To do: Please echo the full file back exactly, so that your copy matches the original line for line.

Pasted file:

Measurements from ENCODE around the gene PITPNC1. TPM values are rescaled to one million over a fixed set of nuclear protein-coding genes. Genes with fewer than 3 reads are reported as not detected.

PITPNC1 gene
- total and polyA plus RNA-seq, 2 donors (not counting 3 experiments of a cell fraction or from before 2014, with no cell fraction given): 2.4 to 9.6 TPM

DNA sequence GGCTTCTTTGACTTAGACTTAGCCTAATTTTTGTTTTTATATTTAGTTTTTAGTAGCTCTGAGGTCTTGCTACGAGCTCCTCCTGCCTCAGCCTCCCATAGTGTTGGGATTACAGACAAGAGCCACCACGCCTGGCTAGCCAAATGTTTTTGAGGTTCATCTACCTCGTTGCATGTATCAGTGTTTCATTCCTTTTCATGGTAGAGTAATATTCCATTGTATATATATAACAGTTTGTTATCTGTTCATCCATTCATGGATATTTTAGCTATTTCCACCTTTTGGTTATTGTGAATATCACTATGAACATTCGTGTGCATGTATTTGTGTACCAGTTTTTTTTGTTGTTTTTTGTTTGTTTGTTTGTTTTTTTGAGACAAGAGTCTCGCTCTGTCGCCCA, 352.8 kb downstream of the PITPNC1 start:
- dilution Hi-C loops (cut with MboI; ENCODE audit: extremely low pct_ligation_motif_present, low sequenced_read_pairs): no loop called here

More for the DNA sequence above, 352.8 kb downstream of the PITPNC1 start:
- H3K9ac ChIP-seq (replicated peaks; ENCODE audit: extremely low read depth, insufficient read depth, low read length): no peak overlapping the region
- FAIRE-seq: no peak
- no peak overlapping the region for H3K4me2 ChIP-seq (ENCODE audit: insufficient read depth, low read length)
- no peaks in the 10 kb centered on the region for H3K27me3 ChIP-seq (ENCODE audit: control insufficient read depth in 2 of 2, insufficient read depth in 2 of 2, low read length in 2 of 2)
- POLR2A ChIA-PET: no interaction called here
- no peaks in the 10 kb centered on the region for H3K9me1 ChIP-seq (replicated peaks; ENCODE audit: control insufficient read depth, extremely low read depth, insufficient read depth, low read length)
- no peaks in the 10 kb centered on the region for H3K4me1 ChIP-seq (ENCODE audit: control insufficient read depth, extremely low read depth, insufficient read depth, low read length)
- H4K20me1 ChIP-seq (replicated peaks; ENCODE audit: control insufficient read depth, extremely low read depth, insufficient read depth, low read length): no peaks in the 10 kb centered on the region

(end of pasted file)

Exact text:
Measurements from ENCODE around the gene PITPNC1. TPM values are rescaled to one million over a fixed set of nuclear protein-coding genes. Genes with fewer than 3 reads are reported as not detected.

PITPNC1 gene
- total and polyA plus RNA-seq, 2 donors (not counting 3 experiments of a cell fraction or from before 2014, with no cell fraction given): 2.4 to 9.6 TPM

DNA sequence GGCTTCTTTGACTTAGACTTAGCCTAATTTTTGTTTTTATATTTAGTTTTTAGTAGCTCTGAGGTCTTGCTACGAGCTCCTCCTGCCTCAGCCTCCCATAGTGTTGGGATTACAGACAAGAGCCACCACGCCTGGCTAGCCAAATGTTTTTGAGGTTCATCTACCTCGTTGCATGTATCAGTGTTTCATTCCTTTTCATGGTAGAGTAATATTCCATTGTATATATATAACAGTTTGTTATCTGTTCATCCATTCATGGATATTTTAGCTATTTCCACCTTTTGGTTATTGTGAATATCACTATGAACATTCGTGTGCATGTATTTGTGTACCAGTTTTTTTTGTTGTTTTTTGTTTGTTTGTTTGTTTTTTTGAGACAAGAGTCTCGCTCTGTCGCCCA, 352.8 kb downstream of the PITPNC1 start:
- dilution Hi-C loops (cut with MboI; ENCODE audit: extremely low pct_ligation_motif_present, low sequenced_read_pairs): no loop called here

More for the DNA sequence above, 352.8 kb downstream of the PITPNC1 start:
- H3K9ac ChIP-seq (replicated peaks; ENCODE audit: extremely low read depth, insufficient read depth, low read length): no peak overlapping the region
- FAIRE-seq: no peak
- no peak overlapping the region for H3K4me2 ChIP-seq (ENCODE audit: insufficient read depth, low read length)
- no peaks in the 10 kb centered on the region for H3K27me3 ChIP-seq (ENCODE audit: control insufficient read depth in 2 of 2, insufficient read depth in 2 of 2, low read length in 2 of 2)
- POLR2A ChIA-PET: no interaction called here
- no peaks in the 10 kb centered on the region for H3K9me1 ChIP-seq (replicated peaks; ENCODE audit: control insufficient read depth, extremely low read depth, insufficient read depth, low read length)
- no peaks in the 10 kb centered on the region for H3K4me1 ChIP-seq (ENCODE audit: control insufficient read depth, extremely low read depth, insufficient read depth, low read length)
- H4K20me1 ChIP-seq (replicated peaks; ENCODE audit: control insufficient read depth, extremely low read depth, insufficient read depth, low read length): no peaks in the 10 kb centered on the region